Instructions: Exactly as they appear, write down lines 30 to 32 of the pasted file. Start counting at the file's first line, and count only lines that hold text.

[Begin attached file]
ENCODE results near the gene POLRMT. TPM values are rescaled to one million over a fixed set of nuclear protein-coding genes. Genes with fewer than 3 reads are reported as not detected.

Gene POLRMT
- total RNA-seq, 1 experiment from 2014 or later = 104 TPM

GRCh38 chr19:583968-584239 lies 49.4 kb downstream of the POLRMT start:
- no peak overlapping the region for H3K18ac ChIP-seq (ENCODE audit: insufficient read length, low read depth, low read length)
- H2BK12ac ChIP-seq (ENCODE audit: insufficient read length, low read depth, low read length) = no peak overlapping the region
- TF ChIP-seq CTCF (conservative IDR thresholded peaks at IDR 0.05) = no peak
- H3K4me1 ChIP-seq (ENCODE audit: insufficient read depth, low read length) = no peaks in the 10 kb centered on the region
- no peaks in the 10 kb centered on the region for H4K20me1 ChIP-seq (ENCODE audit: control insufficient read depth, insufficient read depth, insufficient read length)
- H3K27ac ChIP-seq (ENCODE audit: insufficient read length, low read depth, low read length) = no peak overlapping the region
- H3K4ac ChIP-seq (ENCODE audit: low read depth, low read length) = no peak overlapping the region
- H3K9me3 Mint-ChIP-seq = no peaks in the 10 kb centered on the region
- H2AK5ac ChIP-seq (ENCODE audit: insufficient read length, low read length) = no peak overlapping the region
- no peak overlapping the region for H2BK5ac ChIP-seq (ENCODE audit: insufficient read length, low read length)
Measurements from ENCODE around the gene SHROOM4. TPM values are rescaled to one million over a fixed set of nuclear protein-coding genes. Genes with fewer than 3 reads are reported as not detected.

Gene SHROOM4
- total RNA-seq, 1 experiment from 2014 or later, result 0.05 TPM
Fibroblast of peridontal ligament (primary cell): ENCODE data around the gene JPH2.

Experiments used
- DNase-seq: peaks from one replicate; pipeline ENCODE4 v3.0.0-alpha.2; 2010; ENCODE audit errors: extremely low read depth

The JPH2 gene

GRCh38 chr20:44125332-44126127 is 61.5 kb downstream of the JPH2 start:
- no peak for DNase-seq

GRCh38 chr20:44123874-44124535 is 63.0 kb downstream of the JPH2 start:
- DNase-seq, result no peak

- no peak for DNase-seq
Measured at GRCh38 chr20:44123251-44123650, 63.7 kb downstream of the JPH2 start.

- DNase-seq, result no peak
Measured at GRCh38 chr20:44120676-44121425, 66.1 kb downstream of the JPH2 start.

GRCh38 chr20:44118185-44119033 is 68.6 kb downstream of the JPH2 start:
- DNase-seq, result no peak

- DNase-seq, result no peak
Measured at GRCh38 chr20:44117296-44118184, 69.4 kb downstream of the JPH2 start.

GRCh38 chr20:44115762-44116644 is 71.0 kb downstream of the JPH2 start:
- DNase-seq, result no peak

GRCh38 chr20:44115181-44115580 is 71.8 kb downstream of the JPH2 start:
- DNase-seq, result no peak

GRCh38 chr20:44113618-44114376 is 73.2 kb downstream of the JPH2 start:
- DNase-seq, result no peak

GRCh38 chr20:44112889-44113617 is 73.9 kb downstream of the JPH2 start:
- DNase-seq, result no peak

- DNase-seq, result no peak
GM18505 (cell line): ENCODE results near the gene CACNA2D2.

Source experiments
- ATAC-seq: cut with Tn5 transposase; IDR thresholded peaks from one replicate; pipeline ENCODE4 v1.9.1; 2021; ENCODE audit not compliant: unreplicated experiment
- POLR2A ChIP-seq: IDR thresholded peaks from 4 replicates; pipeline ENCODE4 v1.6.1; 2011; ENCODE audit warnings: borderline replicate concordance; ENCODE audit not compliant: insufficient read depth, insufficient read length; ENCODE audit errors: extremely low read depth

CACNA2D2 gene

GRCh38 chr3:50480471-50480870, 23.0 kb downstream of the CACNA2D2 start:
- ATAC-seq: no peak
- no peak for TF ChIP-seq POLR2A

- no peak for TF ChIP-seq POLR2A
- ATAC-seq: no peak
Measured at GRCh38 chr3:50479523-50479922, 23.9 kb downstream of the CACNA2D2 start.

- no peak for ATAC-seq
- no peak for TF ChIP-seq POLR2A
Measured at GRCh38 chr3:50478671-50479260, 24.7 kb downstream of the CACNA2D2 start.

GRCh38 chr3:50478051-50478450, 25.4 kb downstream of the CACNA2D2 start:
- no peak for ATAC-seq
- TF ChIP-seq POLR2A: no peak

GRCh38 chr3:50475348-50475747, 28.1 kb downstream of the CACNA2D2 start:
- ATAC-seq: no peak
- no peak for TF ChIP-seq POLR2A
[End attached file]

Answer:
GRCh38 chr20:44118185-44119033 is 68.6 kb downstream of the JPH2 start:
- DNase-seq, result no peak

- DNase-seq, result no peak